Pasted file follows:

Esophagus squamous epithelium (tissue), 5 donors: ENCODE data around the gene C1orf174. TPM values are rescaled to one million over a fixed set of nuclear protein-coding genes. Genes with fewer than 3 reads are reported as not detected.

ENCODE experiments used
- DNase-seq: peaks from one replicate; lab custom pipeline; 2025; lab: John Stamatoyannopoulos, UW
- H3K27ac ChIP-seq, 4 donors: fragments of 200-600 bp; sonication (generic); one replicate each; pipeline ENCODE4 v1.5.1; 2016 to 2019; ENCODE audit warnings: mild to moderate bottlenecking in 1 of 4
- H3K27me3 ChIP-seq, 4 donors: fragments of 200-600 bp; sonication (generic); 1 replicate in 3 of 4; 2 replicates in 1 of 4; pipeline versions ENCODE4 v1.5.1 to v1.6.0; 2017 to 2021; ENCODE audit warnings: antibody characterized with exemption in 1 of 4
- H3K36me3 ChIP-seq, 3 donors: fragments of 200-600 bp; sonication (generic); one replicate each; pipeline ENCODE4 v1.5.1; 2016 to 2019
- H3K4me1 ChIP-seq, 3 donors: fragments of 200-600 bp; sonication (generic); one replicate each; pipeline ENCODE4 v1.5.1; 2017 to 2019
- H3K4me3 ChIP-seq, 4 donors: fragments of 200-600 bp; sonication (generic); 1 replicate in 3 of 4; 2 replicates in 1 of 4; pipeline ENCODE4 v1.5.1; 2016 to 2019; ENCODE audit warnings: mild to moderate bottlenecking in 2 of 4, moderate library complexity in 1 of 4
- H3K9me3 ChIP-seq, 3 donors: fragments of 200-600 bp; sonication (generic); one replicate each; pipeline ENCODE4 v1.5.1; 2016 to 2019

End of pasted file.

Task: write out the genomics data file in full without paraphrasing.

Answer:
Esophagus squamous epithelium (tissue), 5 donors: ENCODE data around the gene C1orf174. TPM values are rescaled to one million over a fixed set of nuclear protein-coding genes. Genes with fewer than 3 reads are reported as not detected.

ENCODE experiments used
- DNase-seq: peaks from one replicate; lab custom pipeline; 2025; lab: John Stamatoyannopoulos, UW
- H3K27ac ChIP-seq, 4 donors: fragments of 200-600 bp; sonication (generic); one replicate each; pipeline ENCODE4 v1.5.1; 2016 to 2019; ENCODE audit warnings: mild to moderate bottlenecking in 1 of 4
- H3K27me3 ChIP-seq, 4 donors: fragments of 200-600 bp; sonication (generic); 1 replicate in 3 of 4; 2 replicates in 1 of 4; pipeline versions ENCODE4 v1.5.1 to v1.6.0; 2017 to 2021; ENCODE audit warnings: antibody characterized with exemption in 1 of 4
- H3K36me3 ChIP-seq, 3 donors: fragments of 200-600 bp; sonication (generic); one replicate each; pipeline ENCODE4 v1.5.1; 2016 to 2019
- H3K4me1 ChIP-seq, 3 donors: fragments of 200-600 bp; sonication (generic); one replicate each; pipeline ENCODE4 v1.5.1; 2017 to 2019
- H3K4me3 ChIP-seq, 4 donors: fragments of 200-600 bp; sonication (generic); 1 replicate in 3 of 4; 2 replicates in 1 of 4; pipeline ENCODE4 v1.5.1; 2016 to 2019; ENCODE audit warnings: mild to moderate bottlenecking in 2 of 4, moderate library complexity in 1 of 4
- H3K9me3 ChIP-seq, 3 donors: fragments of 200-600 bp; sonication (generic); one replicate each; pipeline ENCODE4 v1.5.1; 2016 to 2019